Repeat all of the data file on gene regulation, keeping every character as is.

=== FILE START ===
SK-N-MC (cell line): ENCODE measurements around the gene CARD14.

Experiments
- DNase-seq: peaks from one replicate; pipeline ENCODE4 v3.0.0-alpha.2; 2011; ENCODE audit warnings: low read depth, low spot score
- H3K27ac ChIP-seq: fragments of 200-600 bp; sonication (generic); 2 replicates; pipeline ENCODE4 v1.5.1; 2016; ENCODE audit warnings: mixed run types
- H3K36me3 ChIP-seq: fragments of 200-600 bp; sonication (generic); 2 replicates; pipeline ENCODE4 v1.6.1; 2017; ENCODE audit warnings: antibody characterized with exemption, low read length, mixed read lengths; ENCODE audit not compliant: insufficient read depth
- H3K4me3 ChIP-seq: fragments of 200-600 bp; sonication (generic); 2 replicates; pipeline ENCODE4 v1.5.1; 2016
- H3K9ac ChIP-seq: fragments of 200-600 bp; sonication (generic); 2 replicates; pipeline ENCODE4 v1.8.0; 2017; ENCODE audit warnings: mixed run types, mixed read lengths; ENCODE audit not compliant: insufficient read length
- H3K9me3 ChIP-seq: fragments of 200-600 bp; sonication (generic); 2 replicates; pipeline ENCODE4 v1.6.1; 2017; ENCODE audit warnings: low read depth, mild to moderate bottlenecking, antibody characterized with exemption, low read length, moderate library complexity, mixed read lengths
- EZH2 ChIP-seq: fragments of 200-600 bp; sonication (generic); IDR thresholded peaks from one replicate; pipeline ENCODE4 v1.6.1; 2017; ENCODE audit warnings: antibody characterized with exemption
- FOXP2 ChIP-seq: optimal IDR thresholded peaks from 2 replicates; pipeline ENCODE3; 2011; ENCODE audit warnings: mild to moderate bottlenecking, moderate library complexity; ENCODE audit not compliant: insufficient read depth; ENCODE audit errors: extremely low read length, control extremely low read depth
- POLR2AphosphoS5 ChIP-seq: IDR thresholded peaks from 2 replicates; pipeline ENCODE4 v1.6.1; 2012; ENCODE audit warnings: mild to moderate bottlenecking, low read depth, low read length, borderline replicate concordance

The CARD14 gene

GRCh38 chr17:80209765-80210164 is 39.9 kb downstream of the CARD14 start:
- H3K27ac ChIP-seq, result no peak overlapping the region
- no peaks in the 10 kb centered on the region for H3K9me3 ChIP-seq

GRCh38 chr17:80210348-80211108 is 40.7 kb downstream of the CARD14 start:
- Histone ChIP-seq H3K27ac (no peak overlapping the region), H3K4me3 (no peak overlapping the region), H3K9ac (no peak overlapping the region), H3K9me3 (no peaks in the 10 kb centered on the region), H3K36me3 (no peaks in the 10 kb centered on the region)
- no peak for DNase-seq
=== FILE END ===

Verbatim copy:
SK-N-MC (cell line): ENCODE measurements around the gene CARD14.

Experiments
- DNase-seq: peaks from one replicate; pipeline ENCODE4 v3.0.0-alpha.2; 2011; ENCODE audit warnings: low read depth, low spot score
- H3K27ac ChIP-seq: fragments of 200-600 bp; sonication (generic); 2 replicates; pipeline ENCODE4 v1.5.1; 2016; ENCODE audit warnings: mixed run types
- H3K36me3 ChIP-seq: fragments of 200-600 bp; sonication (generic); 2 replicates; pipeline ENCODE4 v1.6.1; 2017; ENCODE audit warnings: antibody characterized with exemption, low read length, mixed read lengths; ENCODE audit not compliant: insufficient read depth
- H3K4me3 ChIP-seq: fragments of 200-600 bp; sonication (generic); 2 replicates; pipeline ENCODE4 v1.5.1; 2016
- H3K9ac ChIP-seq: fragments of 200-600 bp; sonication (generic); 2 replicates; pipeline ENCODE4 v1.8.0; 2017; ENCODE audit warnings: mixed run types, mixed read lengths; ENCODE audit not compliant: insufficient read length
- H3K9me3 ChIP-seq: fragments of 200-600 bp; sonication (generic); 2 replicates; pipeline ENCODE4 v1.6.1; 2017; ENCODE audit warnings: low read depth, mild to moderate bottlenecking, antibody characterized with exemption, low read length, moderate library complexity, mixed read lengths
- EZH2 ChIP-seq: fragments of 200-600 bp; sonication (generic); IDR thresholded peaks from one replicate; pipeline ENCODE4 v1.6.1; 2017; ENCODE audit warnings: antibody characterized with exemption
- FOXP2 ChIP-seq: optimal IDR thresholded peaks from 2 replicates; pipeline ENCODE3; 2011; ENCODE audit warnings: mild to moderate bottlenecking, moderate library complexity; ENCODE audit not compliant: insufficient read depth; ENCODE audit errors: extremely low read length, control extremely low read depth
- POLR2AphosphoS5 ChIP-seq: IDR thresholded peaks from 2 replicates; pipeline ENCODE4 v1.6.1; 2012; ENCODE audit warnings: mild to moderate bottlenecking, low read depth, low read length, borderline replicate concordance

The CARD14 gene

GRCh38 chr17:80209765-80210164 is 39.9 kb downstream of the CARD14 start:
- H3K27ac ChIP-seq, result no peak overlapping the region
- no peaks in the 10 kb centered on the region for H3K9me3 ChIP-seq

GRCh38 chr17:80210348-80211108 is 40.7 kb downstream of the CARD14 start:
- Histone ChIP-seq H3K27ac (no peak overlapping the region), H3K4me3 (no peak overlapping the region), H3K9ac (no peak overlapping the region), H3K9me3 (no peaks in the 10 kb centered on the region), H3K36me3 (no peaks in the 10 kb centered on the region)
- no peak for DNase-seq